Galvanic corrosion of aluminum

It should be emphasized, that the resistance of aluminum and aluminum alloys to normal environmental conditions is very high. The main source of protection against corrosion is strong, self-healing oxide film, which is always present on aluminum in an ambient air atmosphere (Figure 1).

Figure 1 – Natural aluminum corrosion protection – surface oxide film [4]

The main types of aluminum corrosion

For aluminum corrosion the following main types are characteristic [4]:

  • general corrosion
  • crevice corrosion
  • Frettinig-corrosion
  • Stress corrosion
  • Galvanic corrosion
  • Pitting (pitting) corrosion
  • intergranular corrosion
  • subsurface corrosion

Figure 2 – General corrosion of aluminum: dissolution of natural oxide film
solutions of strong alkalis and some acids [4]

Figure 3 – Crevice corrosion of aluminum [4]

Figure 4 – Fretting corrosion of aluminum: mutual friction of two aluminum components
in conditions of rough contact [4]

Figure 5 – Corrosion of aluminum alloys under stress: under certain conditions
alloys Al-Cu, Al-Mg, Al-Zn-Mg [4]

Figure 6 – Galvanic corrosion of aluminum alloy
It occurs under conditions of wet or wet contact
with another, more “honorable” metal, such as copper [4]

Figure 7 – Pitting (pitting) corrosion of aluminum
under the influence of chloride ions [4]

Figure 8 – Intergranular corrosion and subsurface corrosion [4]

Depending on the environmental conditions, loading and functionality details of any of the types of corrosion can cause premature failure. Moreover, improper use of aluminum parts and products can exacerbate corrosion processes.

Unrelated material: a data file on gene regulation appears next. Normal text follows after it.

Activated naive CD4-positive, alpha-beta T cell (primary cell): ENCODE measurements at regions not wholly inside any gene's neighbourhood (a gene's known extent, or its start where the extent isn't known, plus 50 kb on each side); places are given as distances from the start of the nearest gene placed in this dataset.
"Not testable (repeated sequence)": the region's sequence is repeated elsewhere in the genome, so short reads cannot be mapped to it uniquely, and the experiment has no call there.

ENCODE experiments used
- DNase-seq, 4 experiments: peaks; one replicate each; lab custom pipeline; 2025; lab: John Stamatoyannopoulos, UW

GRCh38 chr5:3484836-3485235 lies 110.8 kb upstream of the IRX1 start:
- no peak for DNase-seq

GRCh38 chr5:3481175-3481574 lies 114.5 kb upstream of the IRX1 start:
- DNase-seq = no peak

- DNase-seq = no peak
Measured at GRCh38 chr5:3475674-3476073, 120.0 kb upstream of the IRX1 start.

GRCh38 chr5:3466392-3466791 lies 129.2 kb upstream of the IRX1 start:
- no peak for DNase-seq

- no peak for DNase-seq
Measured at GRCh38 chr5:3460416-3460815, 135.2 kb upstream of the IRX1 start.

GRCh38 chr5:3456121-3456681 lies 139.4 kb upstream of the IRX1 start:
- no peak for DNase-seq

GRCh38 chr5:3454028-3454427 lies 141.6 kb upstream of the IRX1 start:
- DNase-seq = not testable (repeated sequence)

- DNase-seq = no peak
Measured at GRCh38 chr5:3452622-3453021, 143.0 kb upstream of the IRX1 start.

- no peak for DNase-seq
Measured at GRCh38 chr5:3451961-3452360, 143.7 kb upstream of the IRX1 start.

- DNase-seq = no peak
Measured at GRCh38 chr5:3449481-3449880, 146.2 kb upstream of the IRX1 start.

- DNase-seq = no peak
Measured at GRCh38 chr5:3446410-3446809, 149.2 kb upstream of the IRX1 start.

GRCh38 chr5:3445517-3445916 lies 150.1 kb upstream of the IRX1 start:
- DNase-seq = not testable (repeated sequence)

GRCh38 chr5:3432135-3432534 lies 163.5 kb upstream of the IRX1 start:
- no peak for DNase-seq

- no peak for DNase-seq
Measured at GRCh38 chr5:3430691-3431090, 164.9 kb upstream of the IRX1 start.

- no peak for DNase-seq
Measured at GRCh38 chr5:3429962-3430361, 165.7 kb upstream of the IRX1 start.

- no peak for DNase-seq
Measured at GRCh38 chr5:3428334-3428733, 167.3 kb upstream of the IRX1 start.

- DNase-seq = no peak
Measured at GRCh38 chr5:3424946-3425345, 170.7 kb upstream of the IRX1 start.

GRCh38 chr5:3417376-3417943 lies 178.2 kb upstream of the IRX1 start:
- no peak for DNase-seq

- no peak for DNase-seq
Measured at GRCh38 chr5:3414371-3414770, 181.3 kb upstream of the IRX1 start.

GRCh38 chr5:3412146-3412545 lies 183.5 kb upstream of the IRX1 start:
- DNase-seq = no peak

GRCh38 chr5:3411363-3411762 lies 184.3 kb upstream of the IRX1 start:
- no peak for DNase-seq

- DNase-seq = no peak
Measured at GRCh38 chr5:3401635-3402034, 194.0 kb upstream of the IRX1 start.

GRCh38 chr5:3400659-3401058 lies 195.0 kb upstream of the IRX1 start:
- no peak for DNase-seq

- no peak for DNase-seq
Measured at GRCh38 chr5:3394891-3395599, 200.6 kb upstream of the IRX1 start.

Galvanic corrosion of aluminum

The most frequent errors aluminum structural design associated with galvanic corrosion. Galvanic or electrochemical corrosion occurs, when two dissimilar metals form an electrical circuit, closes the liquid electrolyte or a film or a corrosive environment. Under these conditions, the potential difference between dissimilar metals produces electric current, passing through the electrolyte, which (current) leads to corrosion primarily of the anode or less noble metal from this pair.

SUMMARY galvanic corrosion

When two different metals come in direct contact with the electroconductive liquid, experience shows, that one of them can corrode, ie corrode. This is called galvanic corrosion.

Other metal will not corrode, conversely, it will be protected from this type of corrosion.

This type of corrosion is different from the types of corrosion, that might arise, if both of these metals were placed separately into the same liquid. Galvanic corrosion may occur with any metal, as soon as the two different metals are in contact in an electrically conductive liquid.

Appearance galvanic corrosion

The appearance of galvanic corrosion is very characteristic. This corrosion is not to scatter all over the surface of the product, as is the case with the point - pitting - corrosion. Galvanic corrosion is localized in dense aluminum contact area with another metal. Corrosive to aluminum has a uniform character, it develops in the depths of craters, which have a more or less rounded shape [3 [.

All aluminum alloys are subject to identical galvanic corrosion [3].

battery principle

Galvanic corrosion works like a battery, which consists of two electrodes:

  • cathode, where the reduction reaction
  • anode, where the oxidation reaction.

These two electrodes are immersed in the conductive liquid, which is called an electrolyte. Electrolyte - is usually a dilute acid solution, for example, sulfuric acid, or saline, for example, copper sulfate. These two electrodes connected to an electrical circuit outside, electrons which circulates. Inside the fluid transfer occurs by electric current the ions move. Liquid, thus, provides an ionic electrical connection (Figure 9).

Figure 9 - Principle of a galvanic cell [3]